Society, our families, and even the Church sadly, are constantly directly and indirectly pressuring us that this is how it should go: graduate college, get a good job, get married, buy a house, have kids. But whether or not we follow that progression, or whether or not we do those things at all, God doesn’t value us any less. We are not less complete or less able to bring glory to God, which is the only thing that matters.
4. Sometimes, you just have to take the next step.
About two years ago, the Lord was calling me to something new. Before that, I often told my students what I heard from David Platt at Urbana 12. He talked about pursuing God himself rather than pursuing direction from him for our futures. He encouraged us to set our eyes on Jesus, so that when we arrived at the next place in our lives, we wouldn’t even know how we got there. I wanted to take this advice myself but found it hard to.
In that season, a friend encouraged me to read Acts. And though I studied the book of Acts before, something new stood out. I noticed that Paul just goes from place to place, not always asking God where to go next. He just goes to the next town.
When I had to decide between staying in Texas or moving to Wisconsin to work for InterVarsity, I felt clearly that the Lord was allowing me to choose either, that either would bring him glory. But I also felt him asking how much I was willing to sacrifice for him. So, we made the harder choice, knowing God would bless it and that it was a chance to rely on him more than ever.
We can be anxious about not taking the right step, that somehow our choices can get us off of God’s path for us. But I don’t think that’s how it works. I think we’re supposed to worship God with every choice in every season, and to just take the next step and go to that next place as worship to him.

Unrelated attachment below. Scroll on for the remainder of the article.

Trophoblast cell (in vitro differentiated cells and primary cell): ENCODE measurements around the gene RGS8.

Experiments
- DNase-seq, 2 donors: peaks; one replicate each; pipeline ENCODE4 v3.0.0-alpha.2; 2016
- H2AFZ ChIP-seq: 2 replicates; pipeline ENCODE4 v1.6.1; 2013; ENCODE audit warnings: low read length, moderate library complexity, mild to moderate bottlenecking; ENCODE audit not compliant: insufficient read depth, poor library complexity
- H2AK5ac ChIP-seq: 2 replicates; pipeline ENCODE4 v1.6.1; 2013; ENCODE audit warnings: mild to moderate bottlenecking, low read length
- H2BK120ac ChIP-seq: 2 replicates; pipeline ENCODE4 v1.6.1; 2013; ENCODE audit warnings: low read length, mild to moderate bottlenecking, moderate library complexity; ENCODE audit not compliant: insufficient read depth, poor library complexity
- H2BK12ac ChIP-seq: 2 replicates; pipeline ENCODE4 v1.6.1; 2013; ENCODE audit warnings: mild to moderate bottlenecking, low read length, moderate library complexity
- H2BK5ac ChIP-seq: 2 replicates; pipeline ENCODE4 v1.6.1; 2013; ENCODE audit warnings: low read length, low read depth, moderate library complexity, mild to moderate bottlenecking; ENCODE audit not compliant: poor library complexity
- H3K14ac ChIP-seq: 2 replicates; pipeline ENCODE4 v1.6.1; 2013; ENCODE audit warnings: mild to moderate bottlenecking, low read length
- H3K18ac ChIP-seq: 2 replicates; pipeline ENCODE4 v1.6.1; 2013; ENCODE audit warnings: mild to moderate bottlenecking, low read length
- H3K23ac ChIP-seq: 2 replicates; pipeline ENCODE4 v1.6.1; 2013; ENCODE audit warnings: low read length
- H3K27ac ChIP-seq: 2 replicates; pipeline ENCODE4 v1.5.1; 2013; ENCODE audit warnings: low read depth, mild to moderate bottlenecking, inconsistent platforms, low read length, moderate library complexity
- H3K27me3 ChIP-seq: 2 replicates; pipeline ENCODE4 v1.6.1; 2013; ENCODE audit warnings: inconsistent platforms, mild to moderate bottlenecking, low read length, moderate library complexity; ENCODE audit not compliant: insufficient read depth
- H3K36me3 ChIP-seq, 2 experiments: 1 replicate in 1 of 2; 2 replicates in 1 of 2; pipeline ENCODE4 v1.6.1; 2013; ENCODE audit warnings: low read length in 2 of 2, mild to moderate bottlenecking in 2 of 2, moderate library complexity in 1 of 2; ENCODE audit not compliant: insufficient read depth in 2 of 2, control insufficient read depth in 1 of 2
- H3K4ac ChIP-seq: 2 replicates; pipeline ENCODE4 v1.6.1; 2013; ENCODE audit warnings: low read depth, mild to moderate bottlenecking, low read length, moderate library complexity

5. It's important to know your passions and what you care about.
In job transition, moving, prioritizing, and everything we do, it’s essential to know what we care about most. If we do things just because we can, because we’re qualified, or because it’s convenient, we can end up unhappy or burnt out. Try creating a list of your passions or a life mission statement as specific or generic as you want.
Though I can’t recommend this episode, here’s some advice from a not so spiritual show: How I Met Your Mother. *SPOILERS* In the last season, Tracy, the mother, runs into her old Orchestra teacher, Mitch. After some awkward moments and Tracy realizing she’s not where she wants to be, Mitch asks her, “What is it you want to do with your life?” Tracy replies “I want to end poverty.” So Mitch says, “Then every decision you make from here on out should be in service of that.”
Similarly, here’s some advice from the most reliable source, scripture. 1 Corinthians 10:31 says, “So whether you eat or drink or whatever you do, do it all for the glory of God.” Whether we base our lives around that verse or Matthew 22:37-38 or Acts 1:8, or another verse or word God has given you personally, every life decision should come back to a calling, purpose, or passion we have. And for all of us, our number one passion should be Jesus and living for him—when we’re in college, five years out, 40 years out, and for our whole lives.
Ashlye works as the Managing Editor for InterVarsity's Communications and Marketing Team in Madison, Wisconsin. She enjoys deep conversations with friends and adventures with her husband (a Video Producer for InterVarsity) and their corgi, Penny. You can support her ministry here: donate.intervarsity.org/donate#21368.
Believing FOMO’s lies has only left me disappointed, looking for another quick fix, another move to help relieve those thoughts of missing out. It’s a never-ending cycle that leaves me restless and wondering what to try and where to go next.